LED Sign 3.1
Rated Top 1% Web Applet by JARS

Updated: August 11, 1996
If you were using a Java-enabled browser, you would see an animated scrolling text sign that looks like this:

Self-test and demonstration Page


If you don't read anything else, read the section This is a packaged applet.

About LED Sign V3.1

In Spring 1996, Darrick Browne, the original author of LED Sign, announced that he would no longer support the applet. I had given Darrick some code snippets and suggestions, for which he credited me in the sources (thanks, Darrick!). Since I make active use of LED Sign at my site, I decided to take the code and run with it. This is my first release of LED Sign. If you are interested in what I have done since version 2.7, see Changes since V2.7.

Support Notice

My time is devoted primarily to the O'Reilly WebSite Web Server. I get an enormous amount of email, and I read a dozen or so usenet newsgroups and mailing lists. Bottom line is that I cannot provide technical support for this package. I hope you can understand. Darrick has provided a reasonably complete set of documentation files, to which I have added to make them represent V3.1. Like Darrick, I will delete any email I receive asking for technical support. If you have questions about how to set up an applet, check the java site at http://www.javasoft.com/. If you have other problems, I would suggest checking the usenet newsgroups comp.lang.java.*.

I will continue to improve LED Sign so if you have any bug reports or suggestions, please let me know.



This applet was designed to be "user friendly". Everything you see the sign displaying is run entirely by a script. LED Sign will provide errors and warnings in the Java console of your browser to help make the setup easier and quicker.
More on the Script Feature.
Here is the Demo script that the sign above is running.


The LED applet also has a large amount of flexibility. The size, size of border, color of border, size of the LED's, and even the font that the sign uses are all configurable. The size and border parameters can be easily set in the applet "command line" in the HTML. The font is specified by a data file that contains the shape for each letter. The font data file can have as many or few characters as needed. If a character is used in the message but is not in the font data file, then it will be substituted by a space.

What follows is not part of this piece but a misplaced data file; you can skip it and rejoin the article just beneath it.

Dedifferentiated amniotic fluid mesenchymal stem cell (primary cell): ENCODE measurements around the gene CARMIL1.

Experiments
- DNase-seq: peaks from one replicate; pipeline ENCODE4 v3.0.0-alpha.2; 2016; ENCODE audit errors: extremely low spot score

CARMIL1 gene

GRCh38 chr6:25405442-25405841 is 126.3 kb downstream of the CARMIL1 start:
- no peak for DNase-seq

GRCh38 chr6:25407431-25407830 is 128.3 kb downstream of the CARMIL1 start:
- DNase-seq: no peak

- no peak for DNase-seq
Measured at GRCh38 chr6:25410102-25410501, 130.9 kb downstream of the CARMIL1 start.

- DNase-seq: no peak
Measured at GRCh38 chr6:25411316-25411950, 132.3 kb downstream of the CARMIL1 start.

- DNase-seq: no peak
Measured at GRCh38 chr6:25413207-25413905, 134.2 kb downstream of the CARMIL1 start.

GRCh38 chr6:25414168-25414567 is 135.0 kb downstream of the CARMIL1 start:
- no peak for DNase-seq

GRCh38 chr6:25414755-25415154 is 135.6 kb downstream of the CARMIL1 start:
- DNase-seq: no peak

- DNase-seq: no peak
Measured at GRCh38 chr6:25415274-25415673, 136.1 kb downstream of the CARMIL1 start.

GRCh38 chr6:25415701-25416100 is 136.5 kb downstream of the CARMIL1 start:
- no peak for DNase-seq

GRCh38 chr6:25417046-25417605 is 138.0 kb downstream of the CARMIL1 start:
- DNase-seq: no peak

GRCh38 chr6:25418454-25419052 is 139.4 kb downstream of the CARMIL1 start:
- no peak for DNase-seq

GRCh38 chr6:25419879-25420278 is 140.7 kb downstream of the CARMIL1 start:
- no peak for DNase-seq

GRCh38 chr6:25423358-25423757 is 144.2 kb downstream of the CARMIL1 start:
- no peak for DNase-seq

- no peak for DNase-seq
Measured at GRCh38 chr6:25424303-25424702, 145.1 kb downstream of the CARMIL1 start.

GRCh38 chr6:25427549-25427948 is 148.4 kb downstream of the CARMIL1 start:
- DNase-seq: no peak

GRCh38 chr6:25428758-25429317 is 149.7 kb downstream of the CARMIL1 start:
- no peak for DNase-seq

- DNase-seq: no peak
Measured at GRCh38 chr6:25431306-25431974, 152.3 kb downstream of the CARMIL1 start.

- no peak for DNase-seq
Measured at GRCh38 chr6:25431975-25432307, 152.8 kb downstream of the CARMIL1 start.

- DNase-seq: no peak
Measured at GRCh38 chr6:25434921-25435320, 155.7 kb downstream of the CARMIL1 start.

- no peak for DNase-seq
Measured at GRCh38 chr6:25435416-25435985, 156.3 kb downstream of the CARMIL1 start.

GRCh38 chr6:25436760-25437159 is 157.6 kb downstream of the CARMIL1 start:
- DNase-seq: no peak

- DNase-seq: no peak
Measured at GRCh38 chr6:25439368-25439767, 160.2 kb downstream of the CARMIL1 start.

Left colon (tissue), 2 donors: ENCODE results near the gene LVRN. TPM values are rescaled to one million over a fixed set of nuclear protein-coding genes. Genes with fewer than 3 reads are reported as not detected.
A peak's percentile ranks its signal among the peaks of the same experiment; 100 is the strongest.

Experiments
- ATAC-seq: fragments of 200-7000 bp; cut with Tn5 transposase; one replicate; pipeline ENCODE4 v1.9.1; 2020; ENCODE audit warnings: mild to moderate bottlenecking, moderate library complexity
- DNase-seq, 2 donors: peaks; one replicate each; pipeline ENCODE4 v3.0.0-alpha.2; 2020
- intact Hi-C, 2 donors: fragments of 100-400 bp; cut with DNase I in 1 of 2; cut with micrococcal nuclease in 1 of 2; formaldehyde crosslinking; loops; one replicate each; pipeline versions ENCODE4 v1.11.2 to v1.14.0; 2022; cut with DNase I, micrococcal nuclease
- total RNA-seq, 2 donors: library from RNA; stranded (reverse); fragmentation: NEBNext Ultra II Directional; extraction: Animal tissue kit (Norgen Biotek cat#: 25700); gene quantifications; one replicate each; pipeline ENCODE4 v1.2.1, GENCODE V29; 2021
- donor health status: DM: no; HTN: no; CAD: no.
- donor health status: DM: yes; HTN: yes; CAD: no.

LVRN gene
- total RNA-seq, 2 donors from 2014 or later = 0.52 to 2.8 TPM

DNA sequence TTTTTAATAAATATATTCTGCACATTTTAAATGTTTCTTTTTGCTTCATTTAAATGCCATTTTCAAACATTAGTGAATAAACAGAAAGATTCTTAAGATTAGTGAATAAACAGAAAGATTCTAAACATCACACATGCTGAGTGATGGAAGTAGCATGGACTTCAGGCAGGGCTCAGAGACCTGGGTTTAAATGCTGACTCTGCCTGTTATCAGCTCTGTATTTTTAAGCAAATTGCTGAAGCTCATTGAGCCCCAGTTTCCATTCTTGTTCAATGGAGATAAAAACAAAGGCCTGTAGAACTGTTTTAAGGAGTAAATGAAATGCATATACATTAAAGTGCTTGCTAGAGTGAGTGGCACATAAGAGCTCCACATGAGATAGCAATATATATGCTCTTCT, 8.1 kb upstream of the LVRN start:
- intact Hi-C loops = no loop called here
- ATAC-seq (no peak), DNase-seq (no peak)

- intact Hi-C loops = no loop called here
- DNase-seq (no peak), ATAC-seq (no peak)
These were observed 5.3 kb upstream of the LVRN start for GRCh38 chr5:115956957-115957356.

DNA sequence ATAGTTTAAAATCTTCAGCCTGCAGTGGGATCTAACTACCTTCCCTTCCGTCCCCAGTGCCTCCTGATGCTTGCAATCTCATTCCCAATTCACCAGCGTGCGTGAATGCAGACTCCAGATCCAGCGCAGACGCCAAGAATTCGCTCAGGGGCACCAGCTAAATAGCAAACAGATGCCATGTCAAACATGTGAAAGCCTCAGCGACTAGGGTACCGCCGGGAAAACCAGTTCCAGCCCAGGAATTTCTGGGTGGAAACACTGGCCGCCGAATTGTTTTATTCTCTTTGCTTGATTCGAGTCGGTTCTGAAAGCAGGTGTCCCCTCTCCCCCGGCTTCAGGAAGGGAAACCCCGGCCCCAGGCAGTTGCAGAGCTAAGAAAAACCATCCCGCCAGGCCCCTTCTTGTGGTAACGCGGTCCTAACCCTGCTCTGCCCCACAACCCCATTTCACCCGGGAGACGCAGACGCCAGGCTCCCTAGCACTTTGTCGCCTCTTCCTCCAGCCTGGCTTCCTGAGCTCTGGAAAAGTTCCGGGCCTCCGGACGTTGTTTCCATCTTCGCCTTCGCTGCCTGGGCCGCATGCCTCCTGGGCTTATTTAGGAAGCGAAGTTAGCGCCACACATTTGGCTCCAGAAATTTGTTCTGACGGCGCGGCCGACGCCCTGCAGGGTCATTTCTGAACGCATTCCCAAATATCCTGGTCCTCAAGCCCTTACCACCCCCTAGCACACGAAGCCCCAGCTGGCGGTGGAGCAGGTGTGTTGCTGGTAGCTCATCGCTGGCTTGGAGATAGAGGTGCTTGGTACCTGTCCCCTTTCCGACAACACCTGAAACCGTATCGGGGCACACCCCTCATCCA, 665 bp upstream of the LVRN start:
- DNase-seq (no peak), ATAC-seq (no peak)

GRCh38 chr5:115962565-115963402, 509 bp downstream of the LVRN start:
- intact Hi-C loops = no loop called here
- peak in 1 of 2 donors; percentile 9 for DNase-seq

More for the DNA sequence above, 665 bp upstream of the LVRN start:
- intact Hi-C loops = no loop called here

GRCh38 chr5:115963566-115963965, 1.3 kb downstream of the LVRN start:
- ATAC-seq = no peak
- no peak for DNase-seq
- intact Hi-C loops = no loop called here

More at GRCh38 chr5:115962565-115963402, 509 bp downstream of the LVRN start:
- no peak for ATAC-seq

More on fonts .
More on configurability .

Examples of LED Sign

Here are some sites that use LED Sign on their pages.

Download LED Sign V3.1

PLEASE! Read the insallation document INSTALL.txt. This is a packaged applet, something you probably haven't yet seen. Installing it requires you to make some decisions about where you are going to store globally named classes and packages.
Download the ZIP file LEDSign31.zip, or the
Unix tar/gz file LEDSign31.tar.gz

If you are running Win95/NT you might need WinZip95 6.0a to unzip and untar the archive. WinZip will retain the long filenames which are needed for the applet to work.

The LED Sign V3.1 distribution comes with all source code, pre-compiled binaries, Symantec Cafe' project files, example scripts, fonts, and the HTML documentation you see here.

This is a packaged applet

This is probably the first applet you have seen that is packaged using a globally unique package name (per the Sun recommendations). The name of the package is com.dc3.applet.LEDSign. This may drive you crazy at first. Get used to it. If Java keeps growing in use and the vision is realized, it will be important that applet and utility class names don't clash.

When you unarchived/unzipped this, it created a directory hierarchy of com/dc3/applet/ledsign/. This correponds to the package name of this applet, com.dc3.applet.LEDSign. The CODEBASE parameter in your APPLET tags must specify the URL of the root directory that contains the com directory! This is analogous to the CLASSPATH used when developing (it should also contain this root).

I know this is going to be a pain, but don't shoot the messenger (me). This is the way things are going to be soon anyway. If others follow the Sun recommendations for class packaging, you'll end up with a unified directory hierarchy for classes from anywhere.

If you want some more details, see the INSTALL.TXT document that comes with this kit.

Using the ZIP container

This package contains an uncompressed ZIP file whch contains all of the LED Sign classes, in their proper directory path hierarchy for the package name. As of Netscape 3.0b7, you can specify the archive="<URL path>" parameter in the <APPLET> tag. This causes the browser to read the ZIP file and get its classes from there. This permits the applet classes to be loaded much faster.

LED Font V1.1

Check out this cool program by W. Scott Dillman. LED Font will turn any of your windows TrueType fonts into new LED Sign fonts. So now you can use Arial, Times, Courier, etc., on LED Sign! It's super easy! If you use LED Font and like it. Please drop Scott Dillman a line and thank him for the great job he did. He deserves it! Also, stop over and check out Scott's Homepage.

YES! I have Windows 3.1/95/NT and I want to download LED Font V1.1!


Check the LEDSign FAQ.

Self-Test and Demonstration

I have included a fairly thorough self-test and demonstration page. Try it out!

Known bugs

Changes since V2.7

The original LED Sign Java applet is written and Copyright 1995 by Darrick Brown
Changes to this applet are written by and Copyright 1996 by Robert B. Denny